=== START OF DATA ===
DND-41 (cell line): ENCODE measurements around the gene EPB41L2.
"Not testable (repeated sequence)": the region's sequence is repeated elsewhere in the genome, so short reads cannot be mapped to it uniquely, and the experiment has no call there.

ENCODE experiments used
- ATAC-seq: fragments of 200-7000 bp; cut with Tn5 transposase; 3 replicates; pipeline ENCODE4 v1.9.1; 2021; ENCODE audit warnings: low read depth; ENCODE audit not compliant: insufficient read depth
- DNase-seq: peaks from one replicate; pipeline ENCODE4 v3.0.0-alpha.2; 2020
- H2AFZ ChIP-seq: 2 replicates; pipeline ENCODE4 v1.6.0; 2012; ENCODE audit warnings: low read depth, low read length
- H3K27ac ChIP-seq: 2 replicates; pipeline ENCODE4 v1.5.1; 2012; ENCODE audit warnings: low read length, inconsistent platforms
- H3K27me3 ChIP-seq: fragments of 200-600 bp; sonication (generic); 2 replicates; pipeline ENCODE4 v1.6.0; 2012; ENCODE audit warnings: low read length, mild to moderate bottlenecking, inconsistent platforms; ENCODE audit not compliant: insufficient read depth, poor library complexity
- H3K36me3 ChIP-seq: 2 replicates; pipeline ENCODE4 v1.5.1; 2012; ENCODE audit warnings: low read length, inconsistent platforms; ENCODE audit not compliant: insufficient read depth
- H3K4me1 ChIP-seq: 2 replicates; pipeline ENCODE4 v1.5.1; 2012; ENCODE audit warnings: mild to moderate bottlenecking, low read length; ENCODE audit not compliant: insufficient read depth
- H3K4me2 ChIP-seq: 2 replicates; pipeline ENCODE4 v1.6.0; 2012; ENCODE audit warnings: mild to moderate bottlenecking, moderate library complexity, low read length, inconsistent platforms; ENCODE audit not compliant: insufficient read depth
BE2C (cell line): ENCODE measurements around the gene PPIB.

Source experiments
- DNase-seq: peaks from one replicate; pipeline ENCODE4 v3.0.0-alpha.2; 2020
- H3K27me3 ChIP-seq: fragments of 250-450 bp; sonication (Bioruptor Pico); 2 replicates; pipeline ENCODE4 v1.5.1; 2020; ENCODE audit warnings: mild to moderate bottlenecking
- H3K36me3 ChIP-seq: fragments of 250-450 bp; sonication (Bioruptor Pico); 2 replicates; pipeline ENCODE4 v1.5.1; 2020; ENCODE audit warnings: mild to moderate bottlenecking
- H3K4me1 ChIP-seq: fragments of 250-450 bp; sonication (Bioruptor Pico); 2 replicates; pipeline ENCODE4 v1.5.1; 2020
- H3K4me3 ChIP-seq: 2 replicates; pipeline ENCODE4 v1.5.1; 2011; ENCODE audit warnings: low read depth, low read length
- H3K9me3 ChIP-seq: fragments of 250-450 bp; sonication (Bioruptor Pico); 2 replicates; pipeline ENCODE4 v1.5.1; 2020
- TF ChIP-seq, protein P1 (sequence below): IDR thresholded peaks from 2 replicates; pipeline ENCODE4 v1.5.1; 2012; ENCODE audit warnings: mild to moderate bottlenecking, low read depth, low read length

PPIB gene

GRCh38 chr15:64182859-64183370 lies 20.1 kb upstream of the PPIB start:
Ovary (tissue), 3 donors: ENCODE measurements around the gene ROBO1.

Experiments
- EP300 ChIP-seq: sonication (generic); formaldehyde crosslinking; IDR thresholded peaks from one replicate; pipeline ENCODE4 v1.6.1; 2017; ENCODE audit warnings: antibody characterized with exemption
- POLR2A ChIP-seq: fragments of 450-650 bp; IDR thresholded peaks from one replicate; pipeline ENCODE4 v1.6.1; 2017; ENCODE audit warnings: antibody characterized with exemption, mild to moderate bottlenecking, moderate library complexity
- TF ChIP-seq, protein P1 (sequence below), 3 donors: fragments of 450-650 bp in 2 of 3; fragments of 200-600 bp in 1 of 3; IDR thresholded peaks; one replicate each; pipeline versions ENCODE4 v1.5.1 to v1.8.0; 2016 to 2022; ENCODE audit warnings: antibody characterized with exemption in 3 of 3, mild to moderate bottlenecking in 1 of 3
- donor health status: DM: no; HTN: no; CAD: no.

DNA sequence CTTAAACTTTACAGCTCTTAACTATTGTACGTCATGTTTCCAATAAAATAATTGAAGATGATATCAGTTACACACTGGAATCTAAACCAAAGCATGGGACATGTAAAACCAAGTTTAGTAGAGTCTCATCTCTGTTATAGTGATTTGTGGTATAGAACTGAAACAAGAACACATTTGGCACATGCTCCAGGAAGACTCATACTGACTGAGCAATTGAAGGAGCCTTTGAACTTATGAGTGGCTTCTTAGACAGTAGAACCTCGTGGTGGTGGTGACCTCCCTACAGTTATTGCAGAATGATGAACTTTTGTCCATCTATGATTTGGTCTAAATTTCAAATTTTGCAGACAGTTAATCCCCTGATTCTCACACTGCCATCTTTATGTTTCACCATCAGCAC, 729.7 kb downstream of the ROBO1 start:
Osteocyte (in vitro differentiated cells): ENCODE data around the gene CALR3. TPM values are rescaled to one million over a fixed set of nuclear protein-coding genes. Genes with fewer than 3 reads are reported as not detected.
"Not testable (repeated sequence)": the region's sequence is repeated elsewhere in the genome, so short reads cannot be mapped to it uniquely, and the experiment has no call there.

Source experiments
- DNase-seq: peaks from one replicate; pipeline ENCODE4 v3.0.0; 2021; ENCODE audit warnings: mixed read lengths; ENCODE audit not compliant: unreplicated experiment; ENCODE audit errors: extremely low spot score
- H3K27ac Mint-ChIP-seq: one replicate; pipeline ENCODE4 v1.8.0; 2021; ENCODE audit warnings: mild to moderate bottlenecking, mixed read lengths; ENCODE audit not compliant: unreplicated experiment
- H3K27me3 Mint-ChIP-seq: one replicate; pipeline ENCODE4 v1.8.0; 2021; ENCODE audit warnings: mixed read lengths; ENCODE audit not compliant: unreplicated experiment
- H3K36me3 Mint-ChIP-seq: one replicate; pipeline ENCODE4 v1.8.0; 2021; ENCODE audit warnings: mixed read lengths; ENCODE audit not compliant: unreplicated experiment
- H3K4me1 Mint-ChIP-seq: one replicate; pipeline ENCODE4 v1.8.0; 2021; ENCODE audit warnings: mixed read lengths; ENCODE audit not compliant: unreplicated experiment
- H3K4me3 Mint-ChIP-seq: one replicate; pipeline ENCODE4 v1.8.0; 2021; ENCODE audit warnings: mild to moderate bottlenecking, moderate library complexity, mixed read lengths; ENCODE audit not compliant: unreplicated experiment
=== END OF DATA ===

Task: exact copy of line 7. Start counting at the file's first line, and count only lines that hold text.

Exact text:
- H3K27ac ChIP-seq: 2 replicates; pipeline ENCODE4 v1.5.1; 2012; ENCODE audit warnings: low read length, inconsistent platforms